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A moving meditation on mortality by a gifted writer whose dual perspectives of physician and patient provide a singular...

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A neurosurgeon with a passion for literature tragically finds his perfect subject after his diagnosis of terminal lung cancer.

Writing isn’t brain surgery, but it’s rare when someone adept at the latter is also so accomplished at the former. Searching for meaning and purpose in his life, Kalanithi pursued a doctorate in literature and had felt certain that he wouldn’t enter the field of medicine, in which his father and other members of his family excelled. “But I couldn’t let go of the question,” he writes, after realizing that his goals “didn’t quite fit in an English department.” “Where did biology, morality, literature and philosophy intersect?” So he decided to set aside his doctoral dissertation and belatedly prepare for medical school, which “would allow me a chance to find answers that are not in books, to find a different sort of sublime, to forge relationships with the suffering, and to keep following the question of what makes human life meaningful, even in the face of death and decay.” The author’s empathy undoubtedly made him an exceptional doctor, and the precision of his prose—as well as the moral purpose underscoring it—suggests that he could have written a good book on any subject he chose. Part of what makes this book so essential is the fact that it was written under a death sentence following the diagnosis that upended his life, just as he was preparing to end his residency and attract offers at the top of his profession. Kalanithi learned he might have 10 years to live or perhaps five. Should he return to neurosurgery (he could and did), or should he write (he also did)? Should he and his wife have a baby? They did, eight months before he died, which was less than two years after the original diagnosis. “The fact of death is unsettling,” he understates. “Yet there is no other way to live.”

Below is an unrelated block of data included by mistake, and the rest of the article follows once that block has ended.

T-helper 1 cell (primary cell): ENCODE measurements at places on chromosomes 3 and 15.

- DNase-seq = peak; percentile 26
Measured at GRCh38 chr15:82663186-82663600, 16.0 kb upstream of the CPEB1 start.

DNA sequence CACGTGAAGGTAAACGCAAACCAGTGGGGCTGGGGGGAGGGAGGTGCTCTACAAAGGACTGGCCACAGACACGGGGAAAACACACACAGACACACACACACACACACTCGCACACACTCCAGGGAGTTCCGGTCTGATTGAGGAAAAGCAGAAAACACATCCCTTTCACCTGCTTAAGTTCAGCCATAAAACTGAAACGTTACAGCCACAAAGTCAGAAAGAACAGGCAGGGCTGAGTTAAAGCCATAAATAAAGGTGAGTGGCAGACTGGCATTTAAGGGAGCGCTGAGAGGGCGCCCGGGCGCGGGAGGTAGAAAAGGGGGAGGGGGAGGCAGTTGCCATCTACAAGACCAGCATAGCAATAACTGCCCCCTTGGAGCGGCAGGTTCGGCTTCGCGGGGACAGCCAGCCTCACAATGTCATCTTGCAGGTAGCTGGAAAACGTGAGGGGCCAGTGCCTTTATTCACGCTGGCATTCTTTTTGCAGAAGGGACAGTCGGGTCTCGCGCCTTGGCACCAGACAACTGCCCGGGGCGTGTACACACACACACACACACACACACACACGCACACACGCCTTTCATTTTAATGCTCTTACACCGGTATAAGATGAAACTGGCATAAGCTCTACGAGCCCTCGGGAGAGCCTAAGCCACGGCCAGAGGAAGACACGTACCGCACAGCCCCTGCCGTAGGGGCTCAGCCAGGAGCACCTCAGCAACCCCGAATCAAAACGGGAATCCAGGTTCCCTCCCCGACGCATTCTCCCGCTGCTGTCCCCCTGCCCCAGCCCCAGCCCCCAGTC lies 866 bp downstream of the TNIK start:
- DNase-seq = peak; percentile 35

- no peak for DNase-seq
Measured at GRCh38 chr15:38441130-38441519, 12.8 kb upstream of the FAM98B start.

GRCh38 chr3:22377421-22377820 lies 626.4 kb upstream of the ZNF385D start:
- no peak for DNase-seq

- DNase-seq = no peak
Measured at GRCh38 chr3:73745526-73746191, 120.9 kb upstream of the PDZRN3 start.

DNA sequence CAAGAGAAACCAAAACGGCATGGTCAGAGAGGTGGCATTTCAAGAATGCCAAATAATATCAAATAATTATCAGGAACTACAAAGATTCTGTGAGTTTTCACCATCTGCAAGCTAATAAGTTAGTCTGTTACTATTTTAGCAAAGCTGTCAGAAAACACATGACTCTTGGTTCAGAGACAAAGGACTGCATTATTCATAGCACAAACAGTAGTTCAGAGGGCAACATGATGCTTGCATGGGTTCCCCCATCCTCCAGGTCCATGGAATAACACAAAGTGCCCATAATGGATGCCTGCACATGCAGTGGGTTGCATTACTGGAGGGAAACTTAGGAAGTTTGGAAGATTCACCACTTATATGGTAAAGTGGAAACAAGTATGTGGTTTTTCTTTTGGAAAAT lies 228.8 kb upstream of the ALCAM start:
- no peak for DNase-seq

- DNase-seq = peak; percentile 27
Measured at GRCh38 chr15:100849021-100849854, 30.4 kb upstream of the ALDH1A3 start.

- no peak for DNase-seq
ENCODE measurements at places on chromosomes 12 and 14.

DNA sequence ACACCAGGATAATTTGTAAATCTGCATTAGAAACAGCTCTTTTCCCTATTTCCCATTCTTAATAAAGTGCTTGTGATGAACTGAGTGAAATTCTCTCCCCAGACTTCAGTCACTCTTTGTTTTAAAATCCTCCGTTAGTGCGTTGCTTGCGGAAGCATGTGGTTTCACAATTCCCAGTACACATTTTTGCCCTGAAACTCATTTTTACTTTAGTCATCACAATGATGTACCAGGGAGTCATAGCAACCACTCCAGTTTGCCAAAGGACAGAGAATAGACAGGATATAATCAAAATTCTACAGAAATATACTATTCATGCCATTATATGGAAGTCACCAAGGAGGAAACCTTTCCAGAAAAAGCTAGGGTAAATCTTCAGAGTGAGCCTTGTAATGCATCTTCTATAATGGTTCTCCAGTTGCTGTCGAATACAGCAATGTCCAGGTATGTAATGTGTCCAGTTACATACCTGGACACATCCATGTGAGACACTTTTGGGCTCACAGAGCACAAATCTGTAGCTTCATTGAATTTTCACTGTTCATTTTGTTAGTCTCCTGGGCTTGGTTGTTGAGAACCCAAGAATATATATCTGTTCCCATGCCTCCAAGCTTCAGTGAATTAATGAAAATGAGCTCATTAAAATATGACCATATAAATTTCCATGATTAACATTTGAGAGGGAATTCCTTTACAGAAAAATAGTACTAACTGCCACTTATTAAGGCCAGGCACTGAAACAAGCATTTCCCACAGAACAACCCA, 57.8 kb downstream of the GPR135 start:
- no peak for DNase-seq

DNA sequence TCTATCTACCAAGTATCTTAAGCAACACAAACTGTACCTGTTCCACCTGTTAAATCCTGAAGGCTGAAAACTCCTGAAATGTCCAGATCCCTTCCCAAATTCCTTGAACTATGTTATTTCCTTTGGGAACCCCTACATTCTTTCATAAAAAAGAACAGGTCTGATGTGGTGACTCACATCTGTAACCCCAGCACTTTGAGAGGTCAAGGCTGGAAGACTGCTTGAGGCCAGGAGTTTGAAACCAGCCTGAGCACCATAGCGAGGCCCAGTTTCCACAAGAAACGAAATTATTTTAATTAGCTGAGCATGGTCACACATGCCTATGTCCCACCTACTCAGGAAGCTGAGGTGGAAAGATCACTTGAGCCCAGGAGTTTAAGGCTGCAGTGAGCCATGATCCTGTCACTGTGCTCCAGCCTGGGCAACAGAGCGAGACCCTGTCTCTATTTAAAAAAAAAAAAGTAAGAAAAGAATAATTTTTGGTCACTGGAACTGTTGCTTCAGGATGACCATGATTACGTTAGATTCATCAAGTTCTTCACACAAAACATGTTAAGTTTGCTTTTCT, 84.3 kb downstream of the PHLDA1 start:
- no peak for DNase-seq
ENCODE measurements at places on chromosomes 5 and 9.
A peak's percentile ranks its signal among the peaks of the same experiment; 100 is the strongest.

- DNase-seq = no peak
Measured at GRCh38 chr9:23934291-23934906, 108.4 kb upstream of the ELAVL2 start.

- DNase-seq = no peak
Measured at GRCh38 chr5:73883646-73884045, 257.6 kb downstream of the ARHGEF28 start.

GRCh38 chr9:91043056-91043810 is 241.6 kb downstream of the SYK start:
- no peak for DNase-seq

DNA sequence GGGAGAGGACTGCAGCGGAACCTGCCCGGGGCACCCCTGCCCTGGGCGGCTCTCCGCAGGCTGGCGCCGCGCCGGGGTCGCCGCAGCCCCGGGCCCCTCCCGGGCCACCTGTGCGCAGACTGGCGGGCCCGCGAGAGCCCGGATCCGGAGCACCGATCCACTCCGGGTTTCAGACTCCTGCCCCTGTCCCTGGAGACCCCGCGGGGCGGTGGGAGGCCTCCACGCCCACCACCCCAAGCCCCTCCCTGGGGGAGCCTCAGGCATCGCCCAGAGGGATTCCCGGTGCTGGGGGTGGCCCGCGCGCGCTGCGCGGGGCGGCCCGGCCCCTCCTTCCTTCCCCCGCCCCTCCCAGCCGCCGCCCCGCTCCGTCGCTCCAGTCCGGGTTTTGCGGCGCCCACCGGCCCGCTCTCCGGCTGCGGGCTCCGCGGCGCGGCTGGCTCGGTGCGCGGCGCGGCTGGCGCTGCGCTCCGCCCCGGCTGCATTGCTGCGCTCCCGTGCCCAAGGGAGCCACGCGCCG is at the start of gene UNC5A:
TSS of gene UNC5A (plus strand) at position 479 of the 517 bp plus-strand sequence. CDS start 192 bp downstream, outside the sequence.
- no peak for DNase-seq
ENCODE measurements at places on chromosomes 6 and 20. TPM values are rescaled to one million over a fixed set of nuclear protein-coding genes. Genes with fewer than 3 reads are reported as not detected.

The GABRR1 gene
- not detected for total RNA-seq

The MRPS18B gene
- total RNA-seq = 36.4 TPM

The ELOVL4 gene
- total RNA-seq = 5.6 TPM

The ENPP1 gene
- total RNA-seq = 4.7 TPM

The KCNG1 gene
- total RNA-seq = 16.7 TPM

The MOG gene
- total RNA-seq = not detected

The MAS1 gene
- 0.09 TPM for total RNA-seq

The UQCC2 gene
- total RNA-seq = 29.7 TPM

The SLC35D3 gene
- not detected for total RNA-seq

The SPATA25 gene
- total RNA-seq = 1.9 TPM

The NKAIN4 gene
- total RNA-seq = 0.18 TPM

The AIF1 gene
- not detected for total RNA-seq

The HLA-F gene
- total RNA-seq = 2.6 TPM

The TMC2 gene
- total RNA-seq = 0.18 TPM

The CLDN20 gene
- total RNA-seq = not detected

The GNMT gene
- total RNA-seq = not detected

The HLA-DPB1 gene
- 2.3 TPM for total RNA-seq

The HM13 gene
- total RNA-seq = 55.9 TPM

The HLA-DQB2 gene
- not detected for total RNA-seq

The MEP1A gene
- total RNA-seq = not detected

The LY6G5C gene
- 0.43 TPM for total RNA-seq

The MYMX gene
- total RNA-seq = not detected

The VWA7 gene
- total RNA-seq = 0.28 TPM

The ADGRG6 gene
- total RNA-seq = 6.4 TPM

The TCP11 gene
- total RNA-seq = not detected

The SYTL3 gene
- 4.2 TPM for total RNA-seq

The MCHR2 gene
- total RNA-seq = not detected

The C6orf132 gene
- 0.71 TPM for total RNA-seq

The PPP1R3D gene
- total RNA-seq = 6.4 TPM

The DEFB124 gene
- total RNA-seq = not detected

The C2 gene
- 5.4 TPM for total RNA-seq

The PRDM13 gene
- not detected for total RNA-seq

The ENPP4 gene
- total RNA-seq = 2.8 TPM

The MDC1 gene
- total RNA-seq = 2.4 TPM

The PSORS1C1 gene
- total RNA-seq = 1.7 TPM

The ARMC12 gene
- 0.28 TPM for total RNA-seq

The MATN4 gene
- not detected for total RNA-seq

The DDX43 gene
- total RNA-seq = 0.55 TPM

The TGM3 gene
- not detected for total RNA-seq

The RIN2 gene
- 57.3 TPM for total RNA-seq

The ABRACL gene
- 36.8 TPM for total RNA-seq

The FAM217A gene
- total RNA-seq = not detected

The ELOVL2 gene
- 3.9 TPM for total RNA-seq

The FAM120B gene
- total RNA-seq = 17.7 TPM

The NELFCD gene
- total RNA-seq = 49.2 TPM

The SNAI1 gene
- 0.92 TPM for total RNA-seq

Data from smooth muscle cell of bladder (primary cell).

A moving meditation on mortality by a gifted writer whose dual perspectives of physician and patient provide a singular clarity.

Pub Date: Jan. 19, 2016

ISBN: 978-0-8129-8840-6

Page Count: 248

Publisher: Random House

Review Posted Online: Sept. 30, 2015

Kirkus Reviews Issue: Oct. 15, 2015